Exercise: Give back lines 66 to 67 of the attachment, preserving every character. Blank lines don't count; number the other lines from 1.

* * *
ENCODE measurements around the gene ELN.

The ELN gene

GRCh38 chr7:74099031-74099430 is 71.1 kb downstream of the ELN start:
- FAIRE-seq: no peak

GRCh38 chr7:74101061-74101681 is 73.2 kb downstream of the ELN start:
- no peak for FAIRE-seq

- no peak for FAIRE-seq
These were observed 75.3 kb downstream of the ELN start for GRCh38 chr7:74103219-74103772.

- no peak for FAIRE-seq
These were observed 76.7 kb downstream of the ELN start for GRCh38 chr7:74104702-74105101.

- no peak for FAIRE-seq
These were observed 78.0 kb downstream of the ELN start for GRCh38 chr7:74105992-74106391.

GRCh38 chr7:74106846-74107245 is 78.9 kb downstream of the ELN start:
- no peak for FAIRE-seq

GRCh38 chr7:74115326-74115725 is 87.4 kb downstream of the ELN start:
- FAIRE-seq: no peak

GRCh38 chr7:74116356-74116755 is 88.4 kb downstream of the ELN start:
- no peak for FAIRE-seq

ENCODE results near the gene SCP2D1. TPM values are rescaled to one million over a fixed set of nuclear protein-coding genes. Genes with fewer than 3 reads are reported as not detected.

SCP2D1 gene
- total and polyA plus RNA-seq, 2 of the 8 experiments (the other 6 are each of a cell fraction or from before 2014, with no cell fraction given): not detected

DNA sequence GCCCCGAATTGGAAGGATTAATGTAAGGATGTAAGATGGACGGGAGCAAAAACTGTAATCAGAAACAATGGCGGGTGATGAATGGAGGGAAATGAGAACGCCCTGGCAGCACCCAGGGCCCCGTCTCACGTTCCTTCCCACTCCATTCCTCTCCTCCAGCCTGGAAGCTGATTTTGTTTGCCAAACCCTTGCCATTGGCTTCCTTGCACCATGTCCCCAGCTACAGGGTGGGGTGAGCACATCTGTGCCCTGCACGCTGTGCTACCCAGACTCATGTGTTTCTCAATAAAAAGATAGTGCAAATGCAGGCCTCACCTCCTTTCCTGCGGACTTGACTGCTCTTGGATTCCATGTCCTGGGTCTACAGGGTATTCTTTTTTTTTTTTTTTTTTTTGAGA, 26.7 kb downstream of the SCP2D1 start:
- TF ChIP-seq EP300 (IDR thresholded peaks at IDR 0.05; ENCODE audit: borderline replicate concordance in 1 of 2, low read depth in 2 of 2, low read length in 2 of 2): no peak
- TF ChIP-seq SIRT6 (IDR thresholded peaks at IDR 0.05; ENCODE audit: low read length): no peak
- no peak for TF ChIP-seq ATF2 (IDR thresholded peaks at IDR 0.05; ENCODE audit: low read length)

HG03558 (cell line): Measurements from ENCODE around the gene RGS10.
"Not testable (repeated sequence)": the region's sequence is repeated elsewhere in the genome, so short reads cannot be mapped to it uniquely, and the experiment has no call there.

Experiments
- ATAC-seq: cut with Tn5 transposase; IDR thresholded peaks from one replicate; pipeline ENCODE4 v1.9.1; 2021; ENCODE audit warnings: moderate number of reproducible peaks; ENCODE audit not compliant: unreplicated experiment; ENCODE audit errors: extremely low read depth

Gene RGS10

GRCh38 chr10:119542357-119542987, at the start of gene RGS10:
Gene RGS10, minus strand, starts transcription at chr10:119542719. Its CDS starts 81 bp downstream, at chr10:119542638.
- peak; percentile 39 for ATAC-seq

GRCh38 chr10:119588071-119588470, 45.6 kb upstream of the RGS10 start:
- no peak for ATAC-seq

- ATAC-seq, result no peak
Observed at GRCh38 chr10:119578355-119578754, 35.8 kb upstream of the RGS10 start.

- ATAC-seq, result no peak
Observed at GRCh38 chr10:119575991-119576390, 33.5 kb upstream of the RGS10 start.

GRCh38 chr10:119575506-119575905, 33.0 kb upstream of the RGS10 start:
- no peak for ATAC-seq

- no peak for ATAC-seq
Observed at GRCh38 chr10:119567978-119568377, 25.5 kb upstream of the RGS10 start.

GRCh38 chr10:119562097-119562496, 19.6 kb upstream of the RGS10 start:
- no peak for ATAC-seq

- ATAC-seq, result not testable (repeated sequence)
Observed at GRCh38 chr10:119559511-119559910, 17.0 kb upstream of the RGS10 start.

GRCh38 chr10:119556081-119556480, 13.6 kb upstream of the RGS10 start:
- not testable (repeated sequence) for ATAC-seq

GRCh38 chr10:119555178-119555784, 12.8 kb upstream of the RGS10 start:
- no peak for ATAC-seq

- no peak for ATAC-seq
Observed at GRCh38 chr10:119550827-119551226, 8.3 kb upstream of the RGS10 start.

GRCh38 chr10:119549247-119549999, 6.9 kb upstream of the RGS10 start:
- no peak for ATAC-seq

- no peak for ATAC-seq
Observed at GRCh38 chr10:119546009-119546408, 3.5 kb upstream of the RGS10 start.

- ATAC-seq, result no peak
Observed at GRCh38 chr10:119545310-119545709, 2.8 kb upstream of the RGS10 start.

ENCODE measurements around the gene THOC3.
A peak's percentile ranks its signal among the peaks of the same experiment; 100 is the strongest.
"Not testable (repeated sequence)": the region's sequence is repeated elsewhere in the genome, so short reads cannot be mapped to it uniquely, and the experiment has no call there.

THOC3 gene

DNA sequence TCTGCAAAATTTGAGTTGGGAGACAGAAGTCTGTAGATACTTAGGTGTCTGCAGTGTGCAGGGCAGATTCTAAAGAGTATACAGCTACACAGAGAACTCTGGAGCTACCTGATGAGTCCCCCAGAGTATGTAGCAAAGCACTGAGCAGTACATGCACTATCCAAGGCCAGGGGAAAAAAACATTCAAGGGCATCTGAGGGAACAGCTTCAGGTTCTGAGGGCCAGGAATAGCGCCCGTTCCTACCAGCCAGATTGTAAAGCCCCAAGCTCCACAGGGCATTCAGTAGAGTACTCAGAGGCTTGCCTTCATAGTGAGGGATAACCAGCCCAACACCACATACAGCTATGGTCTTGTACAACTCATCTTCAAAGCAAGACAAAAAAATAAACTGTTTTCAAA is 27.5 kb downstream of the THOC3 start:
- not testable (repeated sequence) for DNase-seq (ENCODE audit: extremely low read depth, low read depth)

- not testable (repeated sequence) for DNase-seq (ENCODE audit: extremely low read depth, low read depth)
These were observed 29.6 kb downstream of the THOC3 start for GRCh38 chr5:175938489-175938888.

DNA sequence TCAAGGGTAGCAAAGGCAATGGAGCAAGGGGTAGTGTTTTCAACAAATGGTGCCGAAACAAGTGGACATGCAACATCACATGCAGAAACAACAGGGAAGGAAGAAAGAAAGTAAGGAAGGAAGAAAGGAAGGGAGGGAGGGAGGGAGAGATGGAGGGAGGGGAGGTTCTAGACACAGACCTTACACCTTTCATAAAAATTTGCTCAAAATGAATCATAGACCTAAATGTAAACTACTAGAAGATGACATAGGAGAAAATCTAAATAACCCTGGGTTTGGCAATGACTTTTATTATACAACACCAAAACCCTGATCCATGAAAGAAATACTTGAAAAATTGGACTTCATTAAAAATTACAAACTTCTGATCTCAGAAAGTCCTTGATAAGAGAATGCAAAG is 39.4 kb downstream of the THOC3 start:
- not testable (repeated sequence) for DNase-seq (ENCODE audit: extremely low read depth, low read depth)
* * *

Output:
- not testable (repeated sequence) for DNase-seq (ENCODE audit: extremely low read depth, low read depth)
These were observed 29.6 kb downstream of the THOC3 start for GRCh38 chr5:175938489-175938888.